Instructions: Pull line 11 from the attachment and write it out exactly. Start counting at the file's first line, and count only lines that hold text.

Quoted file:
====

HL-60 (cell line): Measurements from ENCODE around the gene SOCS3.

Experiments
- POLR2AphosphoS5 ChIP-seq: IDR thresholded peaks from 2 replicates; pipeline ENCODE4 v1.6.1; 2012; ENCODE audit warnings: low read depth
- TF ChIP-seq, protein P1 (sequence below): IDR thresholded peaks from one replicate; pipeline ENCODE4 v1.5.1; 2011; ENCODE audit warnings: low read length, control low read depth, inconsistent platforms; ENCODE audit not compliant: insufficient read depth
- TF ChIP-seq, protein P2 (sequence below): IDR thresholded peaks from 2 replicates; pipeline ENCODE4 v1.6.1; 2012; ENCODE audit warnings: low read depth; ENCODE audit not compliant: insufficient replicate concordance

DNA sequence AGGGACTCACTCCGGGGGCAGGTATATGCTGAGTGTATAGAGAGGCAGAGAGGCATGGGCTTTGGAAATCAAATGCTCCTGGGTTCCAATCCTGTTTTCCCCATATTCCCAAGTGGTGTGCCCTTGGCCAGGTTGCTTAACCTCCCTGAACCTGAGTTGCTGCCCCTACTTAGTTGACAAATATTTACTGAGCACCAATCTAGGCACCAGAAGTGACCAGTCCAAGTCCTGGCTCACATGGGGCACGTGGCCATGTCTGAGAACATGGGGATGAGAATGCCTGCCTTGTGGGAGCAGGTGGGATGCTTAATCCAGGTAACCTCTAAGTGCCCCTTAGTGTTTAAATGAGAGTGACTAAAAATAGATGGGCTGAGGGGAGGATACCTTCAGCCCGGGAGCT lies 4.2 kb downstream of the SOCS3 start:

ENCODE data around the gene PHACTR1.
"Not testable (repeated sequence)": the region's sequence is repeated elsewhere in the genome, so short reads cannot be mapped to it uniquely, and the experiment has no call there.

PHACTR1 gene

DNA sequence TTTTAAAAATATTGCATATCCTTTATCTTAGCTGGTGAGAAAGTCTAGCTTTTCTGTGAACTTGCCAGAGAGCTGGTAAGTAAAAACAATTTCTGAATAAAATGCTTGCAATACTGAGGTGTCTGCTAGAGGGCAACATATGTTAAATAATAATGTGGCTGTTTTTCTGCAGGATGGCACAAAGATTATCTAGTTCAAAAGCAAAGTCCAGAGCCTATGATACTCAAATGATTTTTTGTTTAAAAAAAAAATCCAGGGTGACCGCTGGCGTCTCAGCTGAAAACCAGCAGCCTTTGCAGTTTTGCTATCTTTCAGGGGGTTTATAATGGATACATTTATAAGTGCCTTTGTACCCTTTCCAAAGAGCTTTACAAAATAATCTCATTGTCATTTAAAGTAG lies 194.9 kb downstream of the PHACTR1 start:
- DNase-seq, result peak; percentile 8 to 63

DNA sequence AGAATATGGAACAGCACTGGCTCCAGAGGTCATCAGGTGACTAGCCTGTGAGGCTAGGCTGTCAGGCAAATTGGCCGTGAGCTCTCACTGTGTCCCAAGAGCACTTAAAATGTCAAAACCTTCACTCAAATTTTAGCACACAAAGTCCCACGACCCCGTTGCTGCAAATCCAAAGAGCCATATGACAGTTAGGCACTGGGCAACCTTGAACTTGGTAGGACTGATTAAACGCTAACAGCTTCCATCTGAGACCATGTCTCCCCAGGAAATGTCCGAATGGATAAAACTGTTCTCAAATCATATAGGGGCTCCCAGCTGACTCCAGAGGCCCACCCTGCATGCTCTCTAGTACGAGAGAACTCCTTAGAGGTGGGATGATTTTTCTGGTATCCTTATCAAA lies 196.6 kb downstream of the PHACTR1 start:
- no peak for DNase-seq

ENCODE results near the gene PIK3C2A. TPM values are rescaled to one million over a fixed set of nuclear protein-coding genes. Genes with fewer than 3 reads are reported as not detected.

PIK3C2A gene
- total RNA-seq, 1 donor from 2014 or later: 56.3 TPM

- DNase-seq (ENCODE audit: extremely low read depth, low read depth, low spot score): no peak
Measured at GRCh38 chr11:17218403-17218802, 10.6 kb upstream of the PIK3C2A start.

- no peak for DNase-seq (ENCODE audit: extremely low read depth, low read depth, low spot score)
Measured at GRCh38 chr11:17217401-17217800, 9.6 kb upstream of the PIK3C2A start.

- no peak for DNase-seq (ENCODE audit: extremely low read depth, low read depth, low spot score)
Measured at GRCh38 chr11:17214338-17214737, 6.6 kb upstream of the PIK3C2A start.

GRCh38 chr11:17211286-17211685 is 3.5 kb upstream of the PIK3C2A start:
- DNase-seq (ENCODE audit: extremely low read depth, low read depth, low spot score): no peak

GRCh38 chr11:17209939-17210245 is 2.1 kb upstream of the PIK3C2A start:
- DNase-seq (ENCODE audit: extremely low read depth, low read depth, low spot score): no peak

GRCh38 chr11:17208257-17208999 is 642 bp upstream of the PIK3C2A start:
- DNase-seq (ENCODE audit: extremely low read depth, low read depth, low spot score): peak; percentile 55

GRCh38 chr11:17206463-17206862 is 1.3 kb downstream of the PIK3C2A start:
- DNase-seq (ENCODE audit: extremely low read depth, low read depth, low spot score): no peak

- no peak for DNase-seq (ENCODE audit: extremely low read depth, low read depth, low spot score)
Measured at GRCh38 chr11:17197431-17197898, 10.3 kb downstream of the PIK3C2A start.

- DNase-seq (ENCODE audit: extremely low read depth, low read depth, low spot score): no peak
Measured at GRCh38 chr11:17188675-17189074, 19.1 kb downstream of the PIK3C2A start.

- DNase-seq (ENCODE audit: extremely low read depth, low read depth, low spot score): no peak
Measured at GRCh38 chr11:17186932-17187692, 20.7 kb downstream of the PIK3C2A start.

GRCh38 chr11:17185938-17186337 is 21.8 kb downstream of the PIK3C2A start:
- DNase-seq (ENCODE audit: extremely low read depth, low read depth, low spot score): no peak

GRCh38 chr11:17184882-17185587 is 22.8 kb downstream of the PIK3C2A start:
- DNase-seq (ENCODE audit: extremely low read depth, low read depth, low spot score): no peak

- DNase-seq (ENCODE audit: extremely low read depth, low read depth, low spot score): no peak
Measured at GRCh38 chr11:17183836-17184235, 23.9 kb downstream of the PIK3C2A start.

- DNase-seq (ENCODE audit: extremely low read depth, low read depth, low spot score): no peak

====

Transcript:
- DNase-seq, result peak; percentile 8 to 63